Absolutely. Our move to Google Drive now is specifically because they’ve made such a huge effort to be an enterprise product that three or four years ago, frankly just didn’t exist. Our move from Box was caused by a few drivers. Our contract was up so we were assessing if it was still the right tool. It worked better for some of our groups than others, and a major consideration was that our external collaborators tend not to use it. So we reevaluated and looked at Dropbox and Google Drive, and Google Drive had come light years ahead in terms of security. It was really impressive. They’d clearly made an investment here. So we went through our process, and now we’re just finishing the migration. It’s still a bit of a challenge because some of our PBS collaboration is built around Box, and we’re decreasing our security around the product, so we’re trying to find ways through here as we work together a lot. And inevitably there were people here who loved Box, it was the best tool for them, and they didn’t want to move, so this was hard. There are about 800-900 who work here at WGBH, so there will always be different preferences. I would say change management is the hardest part of my job, it’s what I spend most time on. The technology is easy, the change management is hard.
How does WGBH feel about the major tech platforms generally? Could you imagine moving more broadly onto G Suite given your move to Google Drive?
I think we would struggle, as we have a lot of users who are very attached to Outlook. We have some requirements around data retention that make Google a little harder on the email side, whereas Microsoft has been shining for years in the way they let us control and manage this. We’re exceptionally Word, Powerpoint, etc dependent, so we’ll always use Microsoft Office to some degree. Our legal team lives in Word and wouldn’t collaboratively edit – they have to have more robust tools for data retention and discovery, so there isn’t a compelling reason for them to change. But this might not be true in five years, so we’ll keep evaluating.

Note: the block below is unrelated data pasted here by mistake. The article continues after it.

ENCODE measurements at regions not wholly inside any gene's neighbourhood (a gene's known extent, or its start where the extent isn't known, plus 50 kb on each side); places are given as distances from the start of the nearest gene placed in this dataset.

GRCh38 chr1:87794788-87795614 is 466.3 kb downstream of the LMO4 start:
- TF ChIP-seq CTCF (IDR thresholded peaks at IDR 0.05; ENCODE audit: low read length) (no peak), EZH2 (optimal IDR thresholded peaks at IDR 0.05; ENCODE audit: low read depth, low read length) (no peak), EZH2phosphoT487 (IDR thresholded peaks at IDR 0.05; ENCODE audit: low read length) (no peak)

What kind of strategic issues are you facing on production and distribution technologies?
For production, it’s about how we can work anywhere anytime. Right now, we’re a pretty Avid heavy shop, although we do have a bunch of Premiere tools and Audacity and Audition for audio. Audio tools tend to be a little more mobile, because of the nature of their file sizes. But video tools are bound to the large amount of internal storage they require.
We’re pretty heavy cloud consumers both from a SAAS product and infrastructure perspective. So there is a really compelling case for us to look at how we can secure a portion of the cloud to do more video production – what could this look like, and how do we get there? We’re working with our Archive and Production teams to change the way we store media that isn’t currently in production. We’ll keep a first copy on storage in the building, and a second copy direct to Glacier and see what this looks like for an offsite store. As with many public media archives, there are a ton of non-digital assets – although our team has made great headway with grants to digitize large sections of older content.
We think there is a huge opportunity to leverage cloud storage. If you had an open source project or a low cost product that leveraged S3 as the place that it looked to, anybody can bring the project or product up at any time.